I’ll have several posts this week on the work of the Court. Let me start by addressing King v. Burwell.
The debate over the Affordable Care Act is now closed. Sure, some people will make noises next year about repealing the law, but that’s not going to happen. As Justice Scalia suggested in his dissent, the ACA will probably attain the status of the Social Security Act or the Taft-Hartley Act (the latter is an interesting choice–more on that another time.) I’ll leave the discussion of the opinions themselves to people who are more expert on statutory construction.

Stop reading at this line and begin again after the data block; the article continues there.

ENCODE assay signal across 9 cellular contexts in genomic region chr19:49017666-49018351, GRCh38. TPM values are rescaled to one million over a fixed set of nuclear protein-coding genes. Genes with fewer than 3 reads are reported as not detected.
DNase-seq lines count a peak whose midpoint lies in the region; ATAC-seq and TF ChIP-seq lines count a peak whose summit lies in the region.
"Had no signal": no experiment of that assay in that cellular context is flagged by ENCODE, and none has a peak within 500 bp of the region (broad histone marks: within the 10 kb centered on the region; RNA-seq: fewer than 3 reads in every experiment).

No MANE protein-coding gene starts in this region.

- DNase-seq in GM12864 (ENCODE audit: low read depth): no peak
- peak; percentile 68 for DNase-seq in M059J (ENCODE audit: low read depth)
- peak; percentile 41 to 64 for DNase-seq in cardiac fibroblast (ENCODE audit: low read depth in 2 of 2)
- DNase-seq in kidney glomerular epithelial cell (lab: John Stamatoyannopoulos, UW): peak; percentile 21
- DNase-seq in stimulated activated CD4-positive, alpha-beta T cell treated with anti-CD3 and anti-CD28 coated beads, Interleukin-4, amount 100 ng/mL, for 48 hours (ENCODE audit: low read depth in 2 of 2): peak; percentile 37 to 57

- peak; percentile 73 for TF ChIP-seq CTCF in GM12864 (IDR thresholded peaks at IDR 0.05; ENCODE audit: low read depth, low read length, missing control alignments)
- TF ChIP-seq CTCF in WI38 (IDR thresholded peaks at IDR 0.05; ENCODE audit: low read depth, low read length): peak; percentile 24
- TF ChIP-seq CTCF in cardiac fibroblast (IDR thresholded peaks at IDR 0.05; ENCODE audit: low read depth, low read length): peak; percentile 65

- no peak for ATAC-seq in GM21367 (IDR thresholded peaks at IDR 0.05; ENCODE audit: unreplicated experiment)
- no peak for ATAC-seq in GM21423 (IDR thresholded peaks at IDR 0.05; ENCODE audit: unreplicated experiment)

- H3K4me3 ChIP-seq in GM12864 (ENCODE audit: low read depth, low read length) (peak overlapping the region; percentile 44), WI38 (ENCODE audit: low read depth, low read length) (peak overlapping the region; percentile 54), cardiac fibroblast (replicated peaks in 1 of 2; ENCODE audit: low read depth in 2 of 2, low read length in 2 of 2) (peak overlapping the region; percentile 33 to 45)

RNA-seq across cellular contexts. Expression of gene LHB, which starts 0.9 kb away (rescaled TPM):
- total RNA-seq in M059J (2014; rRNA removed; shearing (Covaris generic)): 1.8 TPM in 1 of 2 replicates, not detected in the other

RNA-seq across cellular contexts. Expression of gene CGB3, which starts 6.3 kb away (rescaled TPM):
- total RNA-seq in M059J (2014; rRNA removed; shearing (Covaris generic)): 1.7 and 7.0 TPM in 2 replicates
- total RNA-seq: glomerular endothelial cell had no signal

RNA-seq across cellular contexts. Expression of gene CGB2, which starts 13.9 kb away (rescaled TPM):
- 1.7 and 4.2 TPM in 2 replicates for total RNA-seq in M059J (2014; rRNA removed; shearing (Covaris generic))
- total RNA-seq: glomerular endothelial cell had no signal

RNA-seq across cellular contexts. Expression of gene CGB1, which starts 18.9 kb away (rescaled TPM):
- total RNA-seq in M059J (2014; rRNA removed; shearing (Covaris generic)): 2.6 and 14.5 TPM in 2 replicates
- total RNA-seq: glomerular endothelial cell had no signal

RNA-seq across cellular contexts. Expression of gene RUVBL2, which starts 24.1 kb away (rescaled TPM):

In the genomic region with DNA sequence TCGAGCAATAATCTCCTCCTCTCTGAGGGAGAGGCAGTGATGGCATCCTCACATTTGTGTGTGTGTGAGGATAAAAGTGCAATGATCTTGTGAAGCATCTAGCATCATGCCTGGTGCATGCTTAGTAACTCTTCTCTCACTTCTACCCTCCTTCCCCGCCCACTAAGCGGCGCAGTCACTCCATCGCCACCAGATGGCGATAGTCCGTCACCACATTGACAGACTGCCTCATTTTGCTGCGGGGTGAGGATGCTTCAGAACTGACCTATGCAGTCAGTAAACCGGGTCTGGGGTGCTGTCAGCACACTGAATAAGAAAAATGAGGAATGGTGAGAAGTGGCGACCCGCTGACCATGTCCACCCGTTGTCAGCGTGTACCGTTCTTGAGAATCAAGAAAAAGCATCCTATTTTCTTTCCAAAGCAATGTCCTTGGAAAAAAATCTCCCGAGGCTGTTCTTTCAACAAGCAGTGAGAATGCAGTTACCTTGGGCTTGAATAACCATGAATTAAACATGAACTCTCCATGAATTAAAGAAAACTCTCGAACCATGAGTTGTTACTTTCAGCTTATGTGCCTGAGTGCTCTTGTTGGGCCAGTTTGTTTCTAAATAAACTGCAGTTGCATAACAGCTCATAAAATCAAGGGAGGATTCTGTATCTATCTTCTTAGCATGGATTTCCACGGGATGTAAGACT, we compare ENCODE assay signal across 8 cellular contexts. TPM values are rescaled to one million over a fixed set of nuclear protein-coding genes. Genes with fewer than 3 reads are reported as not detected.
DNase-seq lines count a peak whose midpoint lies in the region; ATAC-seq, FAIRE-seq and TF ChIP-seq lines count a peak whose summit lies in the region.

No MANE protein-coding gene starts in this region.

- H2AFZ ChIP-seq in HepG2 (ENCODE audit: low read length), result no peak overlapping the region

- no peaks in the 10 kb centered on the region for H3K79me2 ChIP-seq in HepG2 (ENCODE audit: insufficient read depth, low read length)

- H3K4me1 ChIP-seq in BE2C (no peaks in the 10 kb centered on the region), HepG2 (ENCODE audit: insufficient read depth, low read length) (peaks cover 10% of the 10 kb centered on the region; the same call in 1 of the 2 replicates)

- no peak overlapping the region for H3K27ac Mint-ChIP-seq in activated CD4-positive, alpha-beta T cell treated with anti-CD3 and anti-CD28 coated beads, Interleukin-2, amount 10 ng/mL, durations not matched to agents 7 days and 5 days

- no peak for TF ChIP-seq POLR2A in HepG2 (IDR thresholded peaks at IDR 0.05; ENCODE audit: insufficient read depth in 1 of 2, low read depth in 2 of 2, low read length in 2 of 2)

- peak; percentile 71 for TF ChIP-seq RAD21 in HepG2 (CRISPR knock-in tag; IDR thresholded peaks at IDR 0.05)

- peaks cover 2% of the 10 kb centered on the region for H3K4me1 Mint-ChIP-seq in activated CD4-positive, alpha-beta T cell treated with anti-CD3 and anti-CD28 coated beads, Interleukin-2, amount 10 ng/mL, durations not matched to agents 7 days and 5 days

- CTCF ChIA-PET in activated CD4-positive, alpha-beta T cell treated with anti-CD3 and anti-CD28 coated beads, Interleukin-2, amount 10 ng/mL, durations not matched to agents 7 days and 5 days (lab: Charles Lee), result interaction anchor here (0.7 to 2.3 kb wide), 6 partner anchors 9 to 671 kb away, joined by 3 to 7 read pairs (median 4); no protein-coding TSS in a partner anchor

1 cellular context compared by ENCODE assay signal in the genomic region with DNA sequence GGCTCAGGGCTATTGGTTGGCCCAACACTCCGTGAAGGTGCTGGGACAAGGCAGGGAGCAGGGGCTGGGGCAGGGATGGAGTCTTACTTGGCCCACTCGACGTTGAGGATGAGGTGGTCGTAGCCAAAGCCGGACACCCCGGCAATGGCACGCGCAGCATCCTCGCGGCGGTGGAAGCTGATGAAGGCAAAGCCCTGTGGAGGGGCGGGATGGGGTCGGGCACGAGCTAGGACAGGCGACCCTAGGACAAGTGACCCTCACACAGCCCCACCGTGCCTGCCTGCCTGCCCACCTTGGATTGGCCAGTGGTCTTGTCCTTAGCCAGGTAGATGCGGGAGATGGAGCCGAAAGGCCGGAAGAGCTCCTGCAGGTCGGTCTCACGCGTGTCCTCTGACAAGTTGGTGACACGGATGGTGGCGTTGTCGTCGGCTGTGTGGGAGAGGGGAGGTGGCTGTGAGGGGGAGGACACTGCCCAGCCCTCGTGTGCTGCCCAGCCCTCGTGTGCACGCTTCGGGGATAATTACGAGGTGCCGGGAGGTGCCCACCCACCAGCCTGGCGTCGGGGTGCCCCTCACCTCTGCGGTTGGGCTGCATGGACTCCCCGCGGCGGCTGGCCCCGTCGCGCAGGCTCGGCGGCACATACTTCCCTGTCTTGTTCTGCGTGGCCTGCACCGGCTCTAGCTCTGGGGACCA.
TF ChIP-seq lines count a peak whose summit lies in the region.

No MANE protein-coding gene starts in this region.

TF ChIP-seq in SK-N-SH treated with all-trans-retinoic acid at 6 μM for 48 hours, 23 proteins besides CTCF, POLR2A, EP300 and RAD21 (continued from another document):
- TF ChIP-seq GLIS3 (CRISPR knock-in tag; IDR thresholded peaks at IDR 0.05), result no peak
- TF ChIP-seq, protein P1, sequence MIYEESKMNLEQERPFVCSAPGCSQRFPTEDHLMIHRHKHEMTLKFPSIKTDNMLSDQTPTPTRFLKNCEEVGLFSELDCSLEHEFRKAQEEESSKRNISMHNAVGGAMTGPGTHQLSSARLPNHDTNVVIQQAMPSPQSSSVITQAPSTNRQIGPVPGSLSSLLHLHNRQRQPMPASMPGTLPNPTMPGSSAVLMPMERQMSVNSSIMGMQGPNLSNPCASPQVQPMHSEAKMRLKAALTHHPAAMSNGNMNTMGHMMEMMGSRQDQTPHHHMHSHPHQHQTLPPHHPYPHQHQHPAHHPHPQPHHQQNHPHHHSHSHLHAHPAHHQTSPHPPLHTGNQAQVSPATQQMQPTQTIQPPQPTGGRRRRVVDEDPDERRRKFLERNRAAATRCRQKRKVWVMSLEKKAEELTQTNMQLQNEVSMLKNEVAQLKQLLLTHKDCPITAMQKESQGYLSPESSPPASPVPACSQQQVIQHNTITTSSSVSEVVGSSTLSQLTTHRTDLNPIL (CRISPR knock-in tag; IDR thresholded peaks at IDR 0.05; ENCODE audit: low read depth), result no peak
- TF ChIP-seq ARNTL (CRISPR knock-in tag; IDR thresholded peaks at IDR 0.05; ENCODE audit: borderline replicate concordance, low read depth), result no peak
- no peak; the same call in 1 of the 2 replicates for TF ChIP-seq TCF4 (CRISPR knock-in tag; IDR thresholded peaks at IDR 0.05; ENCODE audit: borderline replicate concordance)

I do have one thought to offer about Chief Justice Roberts’s role in saving the ACA. In 2005, Justice O’Connor retired and John Roberts was nominated as her successor. While that nomination was pending, Chief Justice Rehnquist died and Roberts was nominated as the Chief. I wonder if that was a fateful choice. Would Associate Justice Roberts have voted the same way in Sebelius? Associate Justices get a sort of herd immunity if they do not write the Court’s opinion. They do not bear the same institutional burdens as the Chief Justice. Now maybe any Chief Justice fill-in-the-blank nominated by President Bush would have felt the same pull to not strike down the ACA by a 5-4 vote, but that is hard to know. Hopefully, I’ll live long enough to see the papers on the internal deliberations in Sebelius opened for scrutiny.